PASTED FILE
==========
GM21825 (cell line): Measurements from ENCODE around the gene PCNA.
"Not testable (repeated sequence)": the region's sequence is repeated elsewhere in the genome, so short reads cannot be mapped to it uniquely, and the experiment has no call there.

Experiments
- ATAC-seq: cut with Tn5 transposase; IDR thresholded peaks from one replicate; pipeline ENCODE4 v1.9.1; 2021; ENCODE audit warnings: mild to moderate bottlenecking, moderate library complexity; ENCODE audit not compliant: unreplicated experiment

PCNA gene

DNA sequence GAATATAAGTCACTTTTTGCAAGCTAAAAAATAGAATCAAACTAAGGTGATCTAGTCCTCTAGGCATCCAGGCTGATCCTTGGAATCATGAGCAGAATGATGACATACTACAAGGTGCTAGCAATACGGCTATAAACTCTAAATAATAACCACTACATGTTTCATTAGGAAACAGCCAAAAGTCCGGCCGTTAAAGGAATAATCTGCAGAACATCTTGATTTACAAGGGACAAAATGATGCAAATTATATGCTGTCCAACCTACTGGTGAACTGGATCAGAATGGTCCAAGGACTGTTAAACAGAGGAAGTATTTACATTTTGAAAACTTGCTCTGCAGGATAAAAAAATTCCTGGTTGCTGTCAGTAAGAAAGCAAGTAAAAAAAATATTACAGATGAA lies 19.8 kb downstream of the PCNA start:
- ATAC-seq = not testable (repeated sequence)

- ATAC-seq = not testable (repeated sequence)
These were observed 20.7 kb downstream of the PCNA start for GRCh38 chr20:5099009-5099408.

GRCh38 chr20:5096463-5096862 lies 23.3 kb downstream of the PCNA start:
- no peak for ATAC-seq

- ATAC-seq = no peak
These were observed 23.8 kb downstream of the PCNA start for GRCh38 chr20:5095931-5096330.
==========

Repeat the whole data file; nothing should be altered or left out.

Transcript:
GM21825 (cell line): Measurements from ENCODE around the gene PCNA.
"Not testable (repeated sequence)": the region's sequence is repeated elsewhere in the genome, so short reads cannot be mapped to it uniquely, and the experiment has no call there.

Experiments
- ATAC-seq: cut with Tn5 transposase; IDR thresholded peaks from one replicate; pipeline ENCODE4 v1.9.1; 2021; ENCODE audit warnings: mild to moderate bottlenecking, moderate library complexity; ENCODE audit not compliant: unreplicated experiment

PCNA gene

DNA sequence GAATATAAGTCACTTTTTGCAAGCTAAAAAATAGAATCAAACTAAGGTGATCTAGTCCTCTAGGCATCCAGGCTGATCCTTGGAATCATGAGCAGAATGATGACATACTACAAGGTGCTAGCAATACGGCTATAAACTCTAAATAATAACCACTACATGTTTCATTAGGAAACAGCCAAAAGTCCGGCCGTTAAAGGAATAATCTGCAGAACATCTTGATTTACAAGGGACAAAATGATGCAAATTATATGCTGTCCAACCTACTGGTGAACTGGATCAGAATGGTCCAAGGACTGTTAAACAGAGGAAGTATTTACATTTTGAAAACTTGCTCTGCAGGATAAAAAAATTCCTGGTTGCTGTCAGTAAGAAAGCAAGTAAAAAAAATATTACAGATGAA lies 19.8 kb downstream of the PCNA start:
- ATAC-seq = not testable (repeated sequence)

- ATAC-seq = not testable (repeated sequence)
These were observed 20.7 kb downstream of the PCNA start for GRCh38 chr20:5099009-5099408.

GRCh38 chr20:5096463-5096862 lies 23.3 kb downstream of the PCNA start:
- no peak for ATAC-seq

- ATAC-seq = no peak
These were observed 23.8 kb downstream of the PCNA start for GRCh38 chr20:5095931-5096330.